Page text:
- Jun 29, 2011
- Reaction score
https://qz.com/977207/californias-p...tly-what-spacex-ula-and-virgin-galactic-want/California has come up with a remarkable plan to tax rocket launches from its coast.
Specifically, their tax payments will be determined by how often they fly the 62 miles (100 km) from a California launchpad to the very edge of space while transporting goods or tourists. After 62 miles, the companies are deemed to be in space, and would not incur further taxes.
The proposal comes as the states technology sector ploughs increasing amounts of money into aerospace start-ups, and homegrown company SpaceX asserts itself as the leader in low-cost space access. California is home to highly skilled aerospace engineers and technicians, thanks to the long presence of companies like Boeing and Lockheed Martin, as well as research centers like Caltechs Jet Propulsion Lab and NASAs Ames research center.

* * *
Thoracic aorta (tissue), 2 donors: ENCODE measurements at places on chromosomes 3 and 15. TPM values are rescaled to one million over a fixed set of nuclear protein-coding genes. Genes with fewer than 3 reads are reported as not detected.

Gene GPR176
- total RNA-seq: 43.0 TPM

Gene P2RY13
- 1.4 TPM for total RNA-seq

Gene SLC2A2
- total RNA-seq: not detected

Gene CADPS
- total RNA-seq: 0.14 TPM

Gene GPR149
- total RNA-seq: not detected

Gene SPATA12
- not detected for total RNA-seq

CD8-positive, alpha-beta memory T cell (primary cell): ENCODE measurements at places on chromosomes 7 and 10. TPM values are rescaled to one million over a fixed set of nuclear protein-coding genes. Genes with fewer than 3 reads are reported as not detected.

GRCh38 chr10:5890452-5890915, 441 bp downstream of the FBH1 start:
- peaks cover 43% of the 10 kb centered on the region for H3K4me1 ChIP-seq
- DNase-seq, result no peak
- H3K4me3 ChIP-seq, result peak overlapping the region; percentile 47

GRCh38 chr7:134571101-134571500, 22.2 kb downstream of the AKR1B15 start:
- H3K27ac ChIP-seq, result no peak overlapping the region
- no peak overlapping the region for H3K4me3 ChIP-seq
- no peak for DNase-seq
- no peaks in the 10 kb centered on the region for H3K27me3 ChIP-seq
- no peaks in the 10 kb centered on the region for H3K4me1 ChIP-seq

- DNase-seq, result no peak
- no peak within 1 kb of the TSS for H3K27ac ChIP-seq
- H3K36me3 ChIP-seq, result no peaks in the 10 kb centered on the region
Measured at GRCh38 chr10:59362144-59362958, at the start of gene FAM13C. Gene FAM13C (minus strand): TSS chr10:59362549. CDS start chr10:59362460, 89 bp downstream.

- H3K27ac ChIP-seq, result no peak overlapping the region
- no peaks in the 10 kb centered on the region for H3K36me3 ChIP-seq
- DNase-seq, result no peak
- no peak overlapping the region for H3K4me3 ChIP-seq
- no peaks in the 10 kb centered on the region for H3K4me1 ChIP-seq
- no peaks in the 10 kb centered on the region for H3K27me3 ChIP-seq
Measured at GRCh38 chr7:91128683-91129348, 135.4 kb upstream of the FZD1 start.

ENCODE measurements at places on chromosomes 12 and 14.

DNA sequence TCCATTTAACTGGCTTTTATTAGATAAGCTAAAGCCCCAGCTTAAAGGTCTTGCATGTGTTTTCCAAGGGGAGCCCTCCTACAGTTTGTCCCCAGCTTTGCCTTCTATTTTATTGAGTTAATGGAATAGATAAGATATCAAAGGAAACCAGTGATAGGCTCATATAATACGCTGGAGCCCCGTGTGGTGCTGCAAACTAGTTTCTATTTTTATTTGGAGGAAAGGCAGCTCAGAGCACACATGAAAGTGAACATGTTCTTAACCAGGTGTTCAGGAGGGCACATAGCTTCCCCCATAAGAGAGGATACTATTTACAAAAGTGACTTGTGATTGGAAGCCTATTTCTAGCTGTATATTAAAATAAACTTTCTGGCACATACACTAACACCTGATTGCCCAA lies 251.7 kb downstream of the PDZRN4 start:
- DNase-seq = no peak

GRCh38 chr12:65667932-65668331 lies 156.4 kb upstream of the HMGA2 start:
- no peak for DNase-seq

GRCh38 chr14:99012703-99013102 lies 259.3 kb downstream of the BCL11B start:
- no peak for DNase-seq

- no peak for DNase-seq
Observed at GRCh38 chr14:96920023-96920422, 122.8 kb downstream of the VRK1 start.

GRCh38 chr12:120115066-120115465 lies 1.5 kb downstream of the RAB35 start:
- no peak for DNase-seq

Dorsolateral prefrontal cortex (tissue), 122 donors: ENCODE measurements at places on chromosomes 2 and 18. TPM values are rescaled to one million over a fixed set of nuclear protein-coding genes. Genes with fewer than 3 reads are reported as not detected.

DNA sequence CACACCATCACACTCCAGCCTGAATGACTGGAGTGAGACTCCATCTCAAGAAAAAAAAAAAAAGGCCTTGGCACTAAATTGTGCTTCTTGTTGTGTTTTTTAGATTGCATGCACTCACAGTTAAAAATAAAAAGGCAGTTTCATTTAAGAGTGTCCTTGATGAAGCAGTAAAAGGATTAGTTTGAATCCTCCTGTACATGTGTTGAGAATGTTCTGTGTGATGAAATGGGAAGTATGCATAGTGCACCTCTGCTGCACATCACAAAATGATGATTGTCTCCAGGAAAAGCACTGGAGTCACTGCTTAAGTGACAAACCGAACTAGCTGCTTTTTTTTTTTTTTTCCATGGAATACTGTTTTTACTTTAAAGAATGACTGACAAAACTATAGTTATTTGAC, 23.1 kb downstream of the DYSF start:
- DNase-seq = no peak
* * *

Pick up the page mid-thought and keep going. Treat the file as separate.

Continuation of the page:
At the moment, however, the proposed rocket tax will apply mainly to just two companies: SpaceX and United Launch Alliance, the only launch firms that regularly operate in the US. A third California company, Virgin Galactic, intends to fly space tourists in California and launch satellites, but is likely more than a year from commercial operations.
Yet all three companies have backed the new tax rule in meetings with the California government, according to government records and sources familiar with the matter, because the change would clarify their tax status.
There is no word yet, however, if SpaceX will also be taxed for the 62 mile space-to-Earth return flight of its reusable rocket boosters.